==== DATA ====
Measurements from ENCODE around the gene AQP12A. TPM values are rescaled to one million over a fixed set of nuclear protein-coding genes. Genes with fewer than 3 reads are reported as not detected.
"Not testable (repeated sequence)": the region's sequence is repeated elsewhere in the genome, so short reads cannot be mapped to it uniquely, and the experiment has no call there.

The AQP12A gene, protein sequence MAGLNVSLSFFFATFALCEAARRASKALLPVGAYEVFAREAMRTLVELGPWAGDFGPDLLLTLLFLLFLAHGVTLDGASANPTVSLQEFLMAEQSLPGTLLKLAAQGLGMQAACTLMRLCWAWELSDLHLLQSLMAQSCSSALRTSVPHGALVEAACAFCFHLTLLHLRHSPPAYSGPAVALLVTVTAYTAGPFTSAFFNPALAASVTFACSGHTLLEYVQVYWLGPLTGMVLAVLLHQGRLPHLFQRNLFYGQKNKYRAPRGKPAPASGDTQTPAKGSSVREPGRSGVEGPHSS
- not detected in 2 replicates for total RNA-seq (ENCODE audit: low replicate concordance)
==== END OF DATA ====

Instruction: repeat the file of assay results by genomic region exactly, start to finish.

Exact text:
Measurements from ENCODE around the gene AQP12A. TPM values are rescaled to one million over a fixed set of nuclear protein-coding genes. Genes with fewer than 3 reads are reported as not detected.
"Not testable (repeated sequence)": the region's sequence is repeated elsewhere in the genome, so short reads cannot be mapped to it uniquely, and the experiment has no call there.

The AQP12A gene, protein sequence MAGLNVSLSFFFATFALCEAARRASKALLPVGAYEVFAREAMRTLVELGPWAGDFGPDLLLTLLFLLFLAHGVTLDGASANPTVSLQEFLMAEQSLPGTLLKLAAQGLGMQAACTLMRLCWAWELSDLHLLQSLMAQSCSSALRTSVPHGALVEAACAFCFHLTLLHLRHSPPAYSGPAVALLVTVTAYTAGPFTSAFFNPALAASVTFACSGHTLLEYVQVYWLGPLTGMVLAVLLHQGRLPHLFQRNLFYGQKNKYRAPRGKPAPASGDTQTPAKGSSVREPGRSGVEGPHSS
- not detected in 2 replicates for total RNA-seq (ENCODE audit: low replicate concordance)